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Opcom

Fixing up older equipment for new projects!

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Hi all,

 

I did not see an equipment support section, and I am working at home with basically small budget and for the pleasure of the science and electronics, so I'd like to ask if anyone has a tech manual for these older equipments. I build or modify a lot of my own electronics when it's not available or otherwise too expensive for a hobby purchase.

 

If this is posted in the wrong place, please excuse me and mods can move or delete.

 

 

1.) Spectromagnetics NMR Gaussmeter model 5300 (Spectromagnetics - The Cyclotron Corporation) - same thing, need the whole manual and schematics on this one, and a magnetic field probe for it.

 

Worst case I could make a probe if I have the manual. It's much more complex than the amplifier below, and there is something wrong with it so the book would be a huge help. Otherwise, I don't think I can fix it.

The purpose of the instrument is to use with a NMR spectrometer I am working on. I already built it on my workbench, but it took up the whole bench, so now it's time rebuild the same basic circuit in a rack cabinet. I want to look at periodical or RF variations in the magnetic field. I'm sure there will be other uses for the Gaussmeter if it can be repaired.

 

 

2.) Geotech 4983 helicorder amplifier. It's just the amplifier, which I would like to repurpose.

 

I don't have the drum recorder, but don't really need it (wouldn't turn it down..). This is an old chart amplifier with vacuum tubes. That's no problem but I am looking for the schematic diagram or manual if anyone has it. That would save me several hours tracing it out, plus help me calibrate it.

The re-purpose of this instrument amp is to drive a direct coupled power amplifier stage running on an adjustable +/-50 to +/-200V supply. The whole instrument will be able to amplify an arbitrary waveform to a range of outputs covering as much as +/-200V and +/-1A (3A peaks). It will hopefuly give a linear current waveform or linear voltage waveform (switch selected) into a variety of nonlinear loads from 100 Ohms up. For me, it's a lot faster to modify something that is similar to what I need, than to build everything from scratch.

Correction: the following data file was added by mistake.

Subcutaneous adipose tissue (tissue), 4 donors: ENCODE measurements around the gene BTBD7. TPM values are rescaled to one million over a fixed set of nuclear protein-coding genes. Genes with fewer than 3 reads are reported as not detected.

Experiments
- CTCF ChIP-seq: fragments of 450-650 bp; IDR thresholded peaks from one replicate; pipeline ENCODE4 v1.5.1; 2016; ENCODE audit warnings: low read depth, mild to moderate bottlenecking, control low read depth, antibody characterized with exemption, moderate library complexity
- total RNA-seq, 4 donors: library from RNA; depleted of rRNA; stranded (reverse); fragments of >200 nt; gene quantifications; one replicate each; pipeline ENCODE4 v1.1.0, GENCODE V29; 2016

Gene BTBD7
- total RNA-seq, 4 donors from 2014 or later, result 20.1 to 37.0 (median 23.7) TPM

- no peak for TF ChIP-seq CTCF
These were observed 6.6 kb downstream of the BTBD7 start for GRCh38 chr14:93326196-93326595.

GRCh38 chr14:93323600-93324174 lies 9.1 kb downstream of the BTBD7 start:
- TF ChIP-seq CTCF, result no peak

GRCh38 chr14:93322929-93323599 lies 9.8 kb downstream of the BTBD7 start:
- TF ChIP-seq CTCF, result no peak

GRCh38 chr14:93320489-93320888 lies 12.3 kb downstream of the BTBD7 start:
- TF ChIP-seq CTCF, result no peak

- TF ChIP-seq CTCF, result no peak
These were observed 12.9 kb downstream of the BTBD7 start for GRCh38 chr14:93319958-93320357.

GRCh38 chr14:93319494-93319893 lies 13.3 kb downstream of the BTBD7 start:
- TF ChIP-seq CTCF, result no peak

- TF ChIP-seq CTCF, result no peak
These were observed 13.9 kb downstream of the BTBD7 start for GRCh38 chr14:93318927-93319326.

Thanks!

 

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Betty was well before the time of these tubes. This is a 'modern' tube chart amplifier 8-). The spectrometer is solid state except the CRT. I have spares. I repair and hack a lot of this old stuff and enjoy using it.

 

I have the tubes on hand for the amplifier, they are very common. Tubes are available pretty cheap on the internet, even used one are available, tested and guaranteed.

 

The mistake many people make when using tubes is choosing the familiar audio output and preamplifier types. Those are always costly because they are popular. Consumers are stuck with the $40 tubes that came in their hi-fi or guitar amp, because they do not know how to select tubes. That's where I pick the $6 tube and change the operating potentials and circuit values where necessary.

 

Anyway, the information would be useful on those equipments..

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yes, i have a few friends that swear by tube amps.

is it the warm sound you don't get from a mosfet?

i wish you luck on your journey.

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Thanks! I like the way push pull tube amps with output transformers sound. A good one can be driven hard and not sound as distored or unpleasant as the more acurate clipping from solid state amps. Others swear by single-ended transformer-coupled ones (I think the warm sound is more from those). A few prefer tube amps that are direct coupled to speakers. Their output topology is like a non-complimentary semiconductor amp. There are scientific reasons why those amps all sound different. It's a matter of taste which an individual prefers. I also like the sound of AM oldies stations emanating from a big old wooden cabinet radio, but it's absolutely not hi-fi. So, little things have a tangble effect. It is also possible to get a MOSFET to sound much like a tube. It is the circuit topology that contributes greatly. All music is colored by the reproduction system. I have always spent the most money on speakers, and picked the ones that sound best to me, because the human hearing and the way the brain interprets it is so different from one person to another that the only thing that really matters is what sounds good to an individual. It's good to have choices.

 

It's always the discrepancies in the interfaces between forms of energy that make an individual difference in perception of entertainment. The speaker, the antenna, the lamps, the microphone, the projector, etc. Lab gear for science on the other hand tries to eliminate such discrepancies when converting or measuring. So that's what my projects here (with those two items) are about.

 

I found a site offering that gaussmeter with a probe, but it wasn't cheap and they didn't have the manual for the instrument on-hand.

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Thanks! Sad to report a couple of those links are just link farms now. Seriously, I had inquired to the existing places on that listing and many more, but no one has these books. I thought I'd try here as it's a science site on the chance someone had access to dusty old volumes. I'll stick around and read the topics anyway, maybe learn something. It's been a long time since my schooling 8-)

Edited by Opcom

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